* "The chemist in America has in general been content with what I have called a loafer electron theory. He has imagined the electrons sitting around on dry goods boxes at every corner [viz. the cubic atom], ready to shake hands with, or hold on to similar loafer electrons in other atoms." — Robert Andrews Millikan, 'Atomism in Modern Physics', Journal of the Chemical Society (1924), 1411.
* "The energy of a covalent bond is largely the energy of resonance of two electrons between two atoms. The examination of the form of the resonance integral shows that the resonance energy increases in magnitude with increase in the overlapping of the two atomic orbitals involved in the formation of the bond, the word ‘overlapping” signifying the extent to which regions in space in which the two orbital wave functions have large values coincide... Consequently it is expected that of two orbitals in an atom the one which can overlap more with an orbital of another atom will form the stronger bond with that atom, and, moreover, the bond formed by a given orbital will tend to lie in that direction in which the orbital is concentrated." — Linus Pauling, Nature of the Chemical Bond and the Structure of Molecules and Crystals (1939), 76.
* "There can never be two or more equivalent electrons in an atom, for which in a strong field the values of all the quantum numbers n, k1, k2 and m are the same. If an electron is present, for which these quantum numbers (in an external field) have definite values, then this state is ‘occupied.’ — Wolfgang Pauli
* "[The chemical bond] First, it is related to the disposition of two electrons (remember, no one has ever seen an electron!): next, these electrons have their spins pointing in opposite directions (remember, no one can ever measure the spin of a particular electron!): then, the spatial distribution of these electrons is described analytically with some degree of precision (remember, there is no way of distinguishing experimentally the density distribution of one electron from another!): concepts like hybridization, covalent and ionic structures, resonance, all appear, not one of which corresponds to anything that is directly measurable. These concepts make a chemical bond seem so real, so life-like, that I can almost see it. Then I wake with a shock to the realization that a chemical bond does not exist; it is a figment of the imagination that we have invented, and no more real than the square root of - 1." --- — Charles Alfred Coulson, Quoted in his obituary, Biographical Memoirs of the Fellows of the Royal Society 1974, 20, 96
* “Although Thompson came to accept the electron as an electromagnetic particle, his view was different from that held by Lorentz and the German electrodynamicists. In a little known work of 1907 he pictured aether as an “ethereal astral body” glued to electrical particles and thought that these were “connected by some invisible universal something which we call aether . . . [and that] this aether must possess mass . . . when the electrified body is brought into motion.” Thomson concluded his 1907 discourse on matter and aether with a formulation that illustrates how little his thoughts had changed since the 1870s when he first encountered The Unseen Universe: “We are led to the conclusion that the invisible universe, and the natural phenomena that we observe are pictures woven on the looms of this invisible universe.” From Histories of the Electron: The Birth of Microphysics by Jed Z. Buchwald p. 212 (J.J. Thomson, “Die Beziehung zwischen Materie un Ather im Lichte der neureren Forschungen auf dem Gebiete der Elektrizitat” (This paper was the Adamson lecture of 4 November 1907)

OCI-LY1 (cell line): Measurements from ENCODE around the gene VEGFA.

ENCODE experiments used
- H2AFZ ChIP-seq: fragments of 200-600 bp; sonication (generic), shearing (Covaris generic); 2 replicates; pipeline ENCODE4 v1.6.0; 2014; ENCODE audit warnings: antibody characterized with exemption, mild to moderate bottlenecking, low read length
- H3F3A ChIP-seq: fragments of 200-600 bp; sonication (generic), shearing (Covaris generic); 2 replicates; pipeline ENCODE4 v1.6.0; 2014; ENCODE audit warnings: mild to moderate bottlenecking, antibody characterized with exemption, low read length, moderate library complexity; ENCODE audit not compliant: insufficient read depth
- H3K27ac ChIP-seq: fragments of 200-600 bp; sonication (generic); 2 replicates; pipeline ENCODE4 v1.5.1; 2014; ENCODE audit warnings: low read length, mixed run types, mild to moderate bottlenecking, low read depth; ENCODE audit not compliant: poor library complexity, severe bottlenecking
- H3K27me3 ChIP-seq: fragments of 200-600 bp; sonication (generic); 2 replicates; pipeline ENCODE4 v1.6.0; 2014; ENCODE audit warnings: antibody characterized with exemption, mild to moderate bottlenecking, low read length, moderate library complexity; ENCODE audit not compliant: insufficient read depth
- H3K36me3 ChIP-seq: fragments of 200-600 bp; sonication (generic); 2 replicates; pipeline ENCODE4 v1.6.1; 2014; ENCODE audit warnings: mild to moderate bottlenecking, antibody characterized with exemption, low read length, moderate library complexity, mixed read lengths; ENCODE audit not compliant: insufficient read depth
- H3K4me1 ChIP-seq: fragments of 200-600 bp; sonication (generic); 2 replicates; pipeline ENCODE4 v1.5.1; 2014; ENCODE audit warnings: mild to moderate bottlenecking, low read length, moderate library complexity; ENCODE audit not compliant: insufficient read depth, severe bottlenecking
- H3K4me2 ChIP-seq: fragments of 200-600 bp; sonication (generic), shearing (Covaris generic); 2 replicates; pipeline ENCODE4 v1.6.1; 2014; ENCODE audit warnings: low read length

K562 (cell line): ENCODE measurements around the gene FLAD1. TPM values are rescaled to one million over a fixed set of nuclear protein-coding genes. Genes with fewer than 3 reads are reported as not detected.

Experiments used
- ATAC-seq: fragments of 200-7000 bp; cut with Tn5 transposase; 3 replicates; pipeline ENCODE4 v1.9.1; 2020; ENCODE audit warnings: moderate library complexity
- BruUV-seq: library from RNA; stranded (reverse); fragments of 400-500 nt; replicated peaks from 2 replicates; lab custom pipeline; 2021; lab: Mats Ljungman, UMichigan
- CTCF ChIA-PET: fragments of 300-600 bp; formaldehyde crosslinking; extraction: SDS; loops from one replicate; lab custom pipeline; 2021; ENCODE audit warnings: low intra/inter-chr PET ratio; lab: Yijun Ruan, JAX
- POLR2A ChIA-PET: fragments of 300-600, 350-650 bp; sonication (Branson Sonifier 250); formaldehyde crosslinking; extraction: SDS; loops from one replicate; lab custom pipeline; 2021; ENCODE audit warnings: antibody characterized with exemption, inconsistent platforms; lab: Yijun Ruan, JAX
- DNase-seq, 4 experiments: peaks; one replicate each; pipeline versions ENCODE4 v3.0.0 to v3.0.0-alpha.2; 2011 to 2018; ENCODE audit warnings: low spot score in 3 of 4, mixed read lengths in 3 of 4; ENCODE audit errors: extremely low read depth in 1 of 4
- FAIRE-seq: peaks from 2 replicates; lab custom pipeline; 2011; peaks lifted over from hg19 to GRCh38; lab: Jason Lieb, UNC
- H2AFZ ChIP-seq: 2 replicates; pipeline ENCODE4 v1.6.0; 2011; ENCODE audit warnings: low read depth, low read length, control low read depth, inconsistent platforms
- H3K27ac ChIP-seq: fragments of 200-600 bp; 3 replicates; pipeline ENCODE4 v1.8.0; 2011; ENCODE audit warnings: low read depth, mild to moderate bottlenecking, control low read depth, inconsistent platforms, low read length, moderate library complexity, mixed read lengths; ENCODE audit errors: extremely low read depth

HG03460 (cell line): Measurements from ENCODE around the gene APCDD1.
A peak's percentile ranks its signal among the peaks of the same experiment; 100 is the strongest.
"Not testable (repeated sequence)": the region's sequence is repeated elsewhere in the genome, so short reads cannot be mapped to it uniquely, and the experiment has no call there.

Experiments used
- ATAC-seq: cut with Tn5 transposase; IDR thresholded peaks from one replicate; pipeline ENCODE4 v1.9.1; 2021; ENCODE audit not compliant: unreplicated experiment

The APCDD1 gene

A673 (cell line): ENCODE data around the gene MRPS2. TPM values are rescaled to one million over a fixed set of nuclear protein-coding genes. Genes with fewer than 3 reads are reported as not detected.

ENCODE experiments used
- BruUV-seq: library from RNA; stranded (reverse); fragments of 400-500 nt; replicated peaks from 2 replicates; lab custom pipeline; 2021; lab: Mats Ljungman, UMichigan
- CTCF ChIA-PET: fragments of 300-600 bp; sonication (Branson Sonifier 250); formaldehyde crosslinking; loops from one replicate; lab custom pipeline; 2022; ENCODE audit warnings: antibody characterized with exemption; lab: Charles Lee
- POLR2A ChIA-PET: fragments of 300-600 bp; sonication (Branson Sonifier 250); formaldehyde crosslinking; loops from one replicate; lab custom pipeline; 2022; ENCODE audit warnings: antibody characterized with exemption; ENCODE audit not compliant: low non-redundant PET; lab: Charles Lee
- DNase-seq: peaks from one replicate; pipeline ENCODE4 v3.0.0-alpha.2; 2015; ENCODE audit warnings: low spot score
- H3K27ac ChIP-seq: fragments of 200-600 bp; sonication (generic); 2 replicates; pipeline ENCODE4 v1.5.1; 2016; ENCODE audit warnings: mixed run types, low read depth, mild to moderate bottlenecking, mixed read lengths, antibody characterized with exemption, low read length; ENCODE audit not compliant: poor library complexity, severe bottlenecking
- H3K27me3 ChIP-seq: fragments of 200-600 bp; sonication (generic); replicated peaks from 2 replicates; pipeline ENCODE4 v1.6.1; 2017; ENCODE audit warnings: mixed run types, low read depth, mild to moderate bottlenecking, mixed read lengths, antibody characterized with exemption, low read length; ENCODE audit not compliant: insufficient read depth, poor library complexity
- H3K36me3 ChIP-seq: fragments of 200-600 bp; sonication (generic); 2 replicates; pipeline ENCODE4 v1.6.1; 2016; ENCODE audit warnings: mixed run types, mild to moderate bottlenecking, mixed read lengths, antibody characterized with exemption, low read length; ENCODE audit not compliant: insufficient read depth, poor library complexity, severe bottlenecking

* "Electrons are the final realities of matter, electricity then the material of which the atoms of our elements are constructed. . . But what is electricity itself? Light ether in a certain state . . . the light ether is thus the universal primary matter." ---Richard Ehrenfeld, (German chemist and historian of science), 1906
* "the electron is to simple of a thing for the question of the laws governing its structure to arise." ---Paul Dirac, Classical Theory of Radiating Electrons, 1938
where the electron behaves and misbehaves as it will,
where the forces tie themselves up into knots of atoms
and come untied;
of mistiness complicated into knots and clots that barge about
and bump on one another and explode into more mist, or don't,
mist of energy most scientific -
But give us gods!
where the father of all things swims in a mist of atoms
electrons and energies, quantums and relativities
mists, wreathing mists,
like a wild swan, or a goose, whose honk goes through my bladder.
---D.H. Lawrence poem titled Give Us Gods
last but not least:
* "So, what is an electron? An electron is a particle, and a wave; it is ideally simple, and unimaginably complex; it is precisely understood, and utterly mysterious; it is rigid, and subject to creative disassembly. No single answer does justice to
reality." ---Frank Wilczek, From What is an Electron?, 2013
After reading this we might as well make electron synonymous with God.
* "The more I think about the physical portion of Schrödinger's theory, the more repulsive I find it...What Schrödinger writes about the visualizability of his theory 'is probably not quite right,' in other words it's crap. ---(Heisenberg, writing to Pauli, 1926)